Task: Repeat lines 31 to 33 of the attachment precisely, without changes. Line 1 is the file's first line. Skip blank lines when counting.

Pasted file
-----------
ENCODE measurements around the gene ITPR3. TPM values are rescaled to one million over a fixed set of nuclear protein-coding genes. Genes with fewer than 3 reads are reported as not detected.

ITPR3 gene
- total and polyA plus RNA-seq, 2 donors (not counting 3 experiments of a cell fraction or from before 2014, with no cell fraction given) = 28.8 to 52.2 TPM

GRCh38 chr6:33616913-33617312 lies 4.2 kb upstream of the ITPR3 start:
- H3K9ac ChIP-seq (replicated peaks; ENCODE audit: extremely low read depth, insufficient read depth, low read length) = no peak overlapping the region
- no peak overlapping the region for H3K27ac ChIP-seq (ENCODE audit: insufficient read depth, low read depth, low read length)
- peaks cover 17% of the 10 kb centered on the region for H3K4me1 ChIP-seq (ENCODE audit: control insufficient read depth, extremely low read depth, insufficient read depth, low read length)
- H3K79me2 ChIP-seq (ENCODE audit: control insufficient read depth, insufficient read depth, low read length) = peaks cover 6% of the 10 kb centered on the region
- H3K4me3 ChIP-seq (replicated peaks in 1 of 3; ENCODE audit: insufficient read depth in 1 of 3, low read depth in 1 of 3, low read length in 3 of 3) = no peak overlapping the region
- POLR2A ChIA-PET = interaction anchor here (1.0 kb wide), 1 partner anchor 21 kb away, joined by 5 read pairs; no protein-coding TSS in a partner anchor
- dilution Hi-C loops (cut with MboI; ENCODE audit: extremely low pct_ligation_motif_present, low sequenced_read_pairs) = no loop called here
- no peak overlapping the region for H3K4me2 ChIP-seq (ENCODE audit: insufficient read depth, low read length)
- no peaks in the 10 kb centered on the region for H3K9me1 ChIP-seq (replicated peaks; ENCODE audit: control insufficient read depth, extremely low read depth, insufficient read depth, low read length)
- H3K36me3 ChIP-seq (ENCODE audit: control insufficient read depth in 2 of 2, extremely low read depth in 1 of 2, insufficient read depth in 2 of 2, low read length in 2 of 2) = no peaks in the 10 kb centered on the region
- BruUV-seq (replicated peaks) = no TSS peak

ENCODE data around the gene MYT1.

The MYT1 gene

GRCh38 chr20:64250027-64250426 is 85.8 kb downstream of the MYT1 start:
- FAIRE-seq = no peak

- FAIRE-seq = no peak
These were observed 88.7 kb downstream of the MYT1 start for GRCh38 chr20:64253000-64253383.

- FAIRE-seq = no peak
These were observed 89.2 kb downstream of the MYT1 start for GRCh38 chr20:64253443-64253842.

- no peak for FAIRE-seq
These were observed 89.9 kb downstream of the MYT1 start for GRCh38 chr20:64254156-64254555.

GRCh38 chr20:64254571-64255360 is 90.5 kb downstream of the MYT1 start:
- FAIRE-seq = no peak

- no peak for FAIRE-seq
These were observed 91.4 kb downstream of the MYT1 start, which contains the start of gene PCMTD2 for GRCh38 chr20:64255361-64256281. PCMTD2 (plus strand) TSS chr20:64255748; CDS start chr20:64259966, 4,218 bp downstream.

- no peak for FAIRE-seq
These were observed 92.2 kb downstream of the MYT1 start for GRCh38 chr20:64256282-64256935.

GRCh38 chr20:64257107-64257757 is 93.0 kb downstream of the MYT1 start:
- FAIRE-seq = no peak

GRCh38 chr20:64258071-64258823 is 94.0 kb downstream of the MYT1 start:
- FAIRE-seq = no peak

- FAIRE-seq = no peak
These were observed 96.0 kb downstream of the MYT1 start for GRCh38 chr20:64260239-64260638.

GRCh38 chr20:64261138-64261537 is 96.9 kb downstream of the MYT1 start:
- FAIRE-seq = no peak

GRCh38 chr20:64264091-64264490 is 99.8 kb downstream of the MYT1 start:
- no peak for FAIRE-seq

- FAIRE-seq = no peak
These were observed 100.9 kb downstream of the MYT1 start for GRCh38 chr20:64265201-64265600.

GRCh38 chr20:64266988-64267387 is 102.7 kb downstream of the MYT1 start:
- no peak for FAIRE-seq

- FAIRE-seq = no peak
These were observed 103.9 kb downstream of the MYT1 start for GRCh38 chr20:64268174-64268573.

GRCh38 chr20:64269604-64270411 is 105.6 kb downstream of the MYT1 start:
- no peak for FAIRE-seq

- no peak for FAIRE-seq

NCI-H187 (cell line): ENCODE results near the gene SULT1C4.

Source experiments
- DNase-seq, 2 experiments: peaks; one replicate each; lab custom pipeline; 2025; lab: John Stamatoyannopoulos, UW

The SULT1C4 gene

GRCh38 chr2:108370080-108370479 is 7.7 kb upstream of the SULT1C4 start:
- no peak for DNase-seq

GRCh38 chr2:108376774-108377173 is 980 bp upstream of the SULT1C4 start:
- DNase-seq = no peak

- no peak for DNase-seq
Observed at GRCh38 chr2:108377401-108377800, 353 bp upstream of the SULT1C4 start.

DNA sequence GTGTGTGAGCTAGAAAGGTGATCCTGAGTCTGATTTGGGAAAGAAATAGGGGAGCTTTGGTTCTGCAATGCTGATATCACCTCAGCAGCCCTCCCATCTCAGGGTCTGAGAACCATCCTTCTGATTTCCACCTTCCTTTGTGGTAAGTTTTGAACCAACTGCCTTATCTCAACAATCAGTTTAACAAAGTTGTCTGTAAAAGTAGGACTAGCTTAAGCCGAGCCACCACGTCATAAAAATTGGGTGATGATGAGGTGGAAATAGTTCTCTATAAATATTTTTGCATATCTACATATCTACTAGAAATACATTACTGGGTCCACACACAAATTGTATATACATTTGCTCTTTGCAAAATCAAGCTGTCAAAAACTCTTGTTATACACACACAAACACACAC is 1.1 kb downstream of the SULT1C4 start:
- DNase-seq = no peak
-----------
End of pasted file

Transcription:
These were observed 92.2 kb downstream of the MYT1 start for GRCh38 chr20:64256282-64256935.

GRCh38 chr20:64257107-64257757 is 93.0 kb downstream of the MYT1 start:
- FAIRE-seq = no peak